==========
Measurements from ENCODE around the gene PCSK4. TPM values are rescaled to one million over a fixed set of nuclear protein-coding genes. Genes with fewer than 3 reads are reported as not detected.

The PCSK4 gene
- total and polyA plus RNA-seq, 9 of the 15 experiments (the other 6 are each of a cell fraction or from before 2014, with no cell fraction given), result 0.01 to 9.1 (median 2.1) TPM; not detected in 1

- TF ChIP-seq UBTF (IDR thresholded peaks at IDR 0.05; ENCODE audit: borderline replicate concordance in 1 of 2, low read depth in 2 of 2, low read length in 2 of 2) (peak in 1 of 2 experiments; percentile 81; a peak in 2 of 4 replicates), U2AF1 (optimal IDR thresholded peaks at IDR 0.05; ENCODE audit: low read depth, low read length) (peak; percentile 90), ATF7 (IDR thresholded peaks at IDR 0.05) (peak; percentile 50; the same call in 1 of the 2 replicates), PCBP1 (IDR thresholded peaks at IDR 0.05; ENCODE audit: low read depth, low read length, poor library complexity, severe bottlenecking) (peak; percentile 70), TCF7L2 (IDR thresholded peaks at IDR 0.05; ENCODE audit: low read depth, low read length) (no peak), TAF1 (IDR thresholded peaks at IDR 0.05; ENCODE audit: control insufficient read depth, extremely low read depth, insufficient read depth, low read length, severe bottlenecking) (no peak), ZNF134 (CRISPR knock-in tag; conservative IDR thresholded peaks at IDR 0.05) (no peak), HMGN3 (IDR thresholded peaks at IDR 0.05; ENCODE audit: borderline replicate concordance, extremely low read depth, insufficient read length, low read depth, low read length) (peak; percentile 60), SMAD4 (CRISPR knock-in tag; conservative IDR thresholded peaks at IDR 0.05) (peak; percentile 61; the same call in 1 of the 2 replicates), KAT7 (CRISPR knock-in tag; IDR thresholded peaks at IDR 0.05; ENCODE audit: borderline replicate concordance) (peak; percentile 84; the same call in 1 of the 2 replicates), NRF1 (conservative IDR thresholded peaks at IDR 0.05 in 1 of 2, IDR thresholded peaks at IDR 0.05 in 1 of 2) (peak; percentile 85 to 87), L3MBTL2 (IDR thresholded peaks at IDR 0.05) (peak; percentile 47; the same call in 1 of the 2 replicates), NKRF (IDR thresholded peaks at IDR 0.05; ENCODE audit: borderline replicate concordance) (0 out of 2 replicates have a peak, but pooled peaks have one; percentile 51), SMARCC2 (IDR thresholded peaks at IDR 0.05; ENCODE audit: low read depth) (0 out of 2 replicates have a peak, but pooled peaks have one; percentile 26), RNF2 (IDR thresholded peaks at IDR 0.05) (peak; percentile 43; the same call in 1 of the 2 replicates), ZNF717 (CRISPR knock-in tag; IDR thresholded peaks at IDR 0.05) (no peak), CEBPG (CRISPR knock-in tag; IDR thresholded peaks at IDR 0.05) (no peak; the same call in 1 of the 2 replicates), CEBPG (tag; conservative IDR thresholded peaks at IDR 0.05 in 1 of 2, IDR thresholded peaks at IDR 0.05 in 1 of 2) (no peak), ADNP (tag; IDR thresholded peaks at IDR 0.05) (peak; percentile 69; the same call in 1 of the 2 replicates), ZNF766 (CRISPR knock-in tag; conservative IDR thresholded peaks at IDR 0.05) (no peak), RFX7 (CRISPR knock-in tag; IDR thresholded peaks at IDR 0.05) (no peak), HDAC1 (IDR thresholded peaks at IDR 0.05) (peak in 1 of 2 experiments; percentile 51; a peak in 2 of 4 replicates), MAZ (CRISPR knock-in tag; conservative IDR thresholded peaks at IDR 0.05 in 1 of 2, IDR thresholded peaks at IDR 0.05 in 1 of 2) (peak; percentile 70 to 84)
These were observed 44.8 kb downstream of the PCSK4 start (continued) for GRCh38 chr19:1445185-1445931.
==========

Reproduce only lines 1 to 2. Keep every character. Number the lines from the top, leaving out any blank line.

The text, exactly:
Measurements from ENCODE around the gene PCSK4. TPM values are rescaled to one million over a fixed set of nuclear protein-coding genes. Genes with fewer than 3 reads are reported as not detected.

The PCSK4 gene